BRISBANE, Australia (AFP) – The world’s most powerful economies Sunday urged “strong and effective action” on climate change, catapulting the issue onto the final statement of G20 talks despite pressure from Australia to stick to economic matters.
The grouping, which includes the world’s worst greenhouse gas polluters the United States and China, also threw their support behind a United Nations fund aimed at helping poorer countries deal with the problem.
“We support strong and effective action to address issues of climate change,” G20 leaders said in a communique after weekend talks in Brisbane.
“We reaffirm our support for mobilising finance for adaptation and mitigation, such as the Green Climate Fund.”
The G20 talks follow a breakthrough between China and the United States on curbing carbon emissions last week, and calls from United States President Barack Obama and European leaders demanding action at the G20 on climate.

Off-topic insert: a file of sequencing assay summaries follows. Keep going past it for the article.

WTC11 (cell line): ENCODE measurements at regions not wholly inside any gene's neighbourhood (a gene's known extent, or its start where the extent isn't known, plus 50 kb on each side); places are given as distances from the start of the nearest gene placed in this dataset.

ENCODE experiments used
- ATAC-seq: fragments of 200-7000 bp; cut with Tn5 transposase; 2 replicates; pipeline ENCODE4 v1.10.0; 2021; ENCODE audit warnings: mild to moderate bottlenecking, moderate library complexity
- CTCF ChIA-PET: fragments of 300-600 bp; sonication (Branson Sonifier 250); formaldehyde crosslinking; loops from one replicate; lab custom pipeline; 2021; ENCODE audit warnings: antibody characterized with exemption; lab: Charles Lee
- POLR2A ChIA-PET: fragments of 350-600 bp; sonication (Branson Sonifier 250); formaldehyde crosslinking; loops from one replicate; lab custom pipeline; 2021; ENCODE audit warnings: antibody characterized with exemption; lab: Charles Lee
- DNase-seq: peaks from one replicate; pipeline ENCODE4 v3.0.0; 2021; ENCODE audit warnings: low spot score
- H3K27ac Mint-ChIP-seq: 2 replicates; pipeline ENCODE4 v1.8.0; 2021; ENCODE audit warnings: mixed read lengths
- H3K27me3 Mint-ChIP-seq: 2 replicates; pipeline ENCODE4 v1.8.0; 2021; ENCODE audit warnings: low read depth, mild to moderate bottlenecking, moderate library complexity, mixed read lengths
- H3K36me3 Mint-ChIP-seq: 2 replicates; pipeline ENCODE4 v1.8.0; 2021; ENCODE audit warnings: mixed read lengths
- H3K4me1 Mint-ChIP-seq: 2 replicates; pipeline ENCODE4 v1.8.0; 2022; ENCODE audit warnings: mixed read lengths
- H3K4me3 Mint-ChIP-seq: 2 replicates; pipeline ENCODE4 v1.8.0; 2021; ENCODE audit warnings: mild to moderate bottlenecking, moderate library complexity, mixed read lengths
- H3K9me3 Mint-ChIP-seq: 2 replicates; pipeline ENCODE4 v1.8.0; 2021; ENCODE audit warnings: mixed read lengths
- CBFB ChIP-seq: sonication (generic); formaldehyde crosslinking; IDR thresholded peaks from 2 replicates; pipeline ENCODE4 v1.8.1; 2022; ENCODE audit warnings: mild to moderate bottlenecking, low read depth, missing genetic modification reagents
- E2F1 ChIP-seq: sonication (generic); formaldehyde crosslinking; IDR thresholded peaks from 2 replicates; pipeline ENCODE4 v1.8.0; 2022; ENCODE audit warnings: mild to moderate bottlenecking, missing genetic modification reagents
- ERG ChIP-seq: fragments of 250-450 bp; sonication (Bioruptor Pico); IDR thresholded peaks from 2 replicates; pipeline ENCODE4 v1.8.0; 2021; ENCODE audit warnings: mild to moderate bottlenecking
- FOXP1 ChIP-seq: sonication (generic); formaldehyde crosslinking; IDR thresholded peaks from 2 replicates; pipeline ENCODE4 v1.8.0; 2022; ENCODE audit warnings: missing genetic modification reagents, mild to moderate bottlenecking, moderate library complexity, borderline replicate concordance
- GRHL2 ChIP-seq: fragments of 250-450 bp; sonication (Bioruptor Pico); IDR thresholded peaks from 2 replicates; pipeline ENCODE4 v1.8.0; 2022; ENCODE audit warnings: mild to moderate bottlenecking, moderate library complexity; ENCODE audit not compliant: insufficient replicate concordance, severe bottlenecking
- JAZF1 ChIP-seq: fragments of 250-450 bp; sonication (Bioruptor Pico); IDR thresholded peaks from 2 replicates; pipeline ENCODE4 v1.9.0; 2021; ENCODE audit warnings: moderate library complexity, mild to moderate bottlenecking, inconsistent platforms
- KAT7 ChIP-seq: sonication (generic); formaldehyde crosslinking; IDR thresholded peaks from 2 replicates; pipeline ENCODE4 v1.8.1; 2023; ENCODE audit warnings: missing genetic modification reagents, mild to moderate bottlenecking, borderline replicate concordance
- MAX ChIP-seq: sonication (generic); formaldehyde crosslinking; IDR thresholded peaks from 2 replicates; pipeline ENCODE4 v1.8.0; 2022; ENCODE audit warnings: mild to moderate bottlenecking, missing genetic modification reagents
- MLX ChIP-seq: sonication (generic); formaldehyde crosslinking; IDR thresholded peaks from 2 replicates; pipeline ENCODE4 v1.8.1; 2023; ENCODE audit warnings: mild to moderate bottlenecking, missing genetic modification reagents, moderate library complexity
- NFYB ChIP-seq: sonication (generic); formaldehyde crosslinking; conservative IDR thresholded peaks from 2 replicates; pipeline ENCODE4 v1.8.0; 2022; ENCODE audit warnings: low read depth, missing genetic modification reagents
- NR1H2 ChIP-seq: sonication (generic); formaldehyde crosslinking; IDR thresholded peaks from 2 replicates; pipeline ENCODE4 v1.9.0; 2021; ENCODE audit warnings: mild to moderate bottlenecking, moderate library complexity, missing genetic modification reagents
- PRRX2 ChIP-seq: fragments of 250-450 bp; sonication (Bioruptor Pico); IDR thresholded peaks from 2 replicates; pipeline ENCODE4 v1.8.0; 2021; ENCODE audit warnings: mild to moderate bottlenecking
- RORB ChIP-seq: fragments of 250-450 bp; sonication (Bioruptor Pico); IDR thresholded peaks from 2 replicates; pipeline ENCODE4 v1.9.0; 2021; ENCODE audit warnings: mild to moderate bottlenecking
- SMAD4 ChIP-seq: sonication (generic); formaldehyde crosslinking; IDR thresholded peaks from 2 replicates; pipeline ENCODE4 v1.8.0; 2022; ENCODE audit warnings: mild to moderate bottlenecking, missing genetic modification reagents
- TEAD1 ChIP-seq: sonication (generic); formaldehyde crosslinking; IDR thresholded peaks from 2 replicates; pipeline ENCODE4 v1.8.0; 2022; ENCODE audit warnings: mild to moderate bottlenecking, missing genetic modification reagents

Australian host Prime Minister Tony Abbott had pushed economic issues to be the main thrust of the two-day talks, focussing on a push towards economic growth of 2.1 per cent over five years and creating jobs.
Abbott, who since coming to power a year ago has dismantled a carbon tax designed to combat climate change, had resisted some language on climate proposed for the G20 communique, with one European diplomat likening the negotiations to “trench warfare”.
But he insisted that climate change had been in the very first draft of the communique and were discussed throughout the year of Australia’s G20 presidency.
“Obviously, it goes without saying that G20 leaders, all of us, support strong and effective action to address climate change,” he told reporters.
“Our actions will support sustainable development, economic growth and certainty for business and investment and of course we will all work constructively towards the climate change conference in Paris next year.”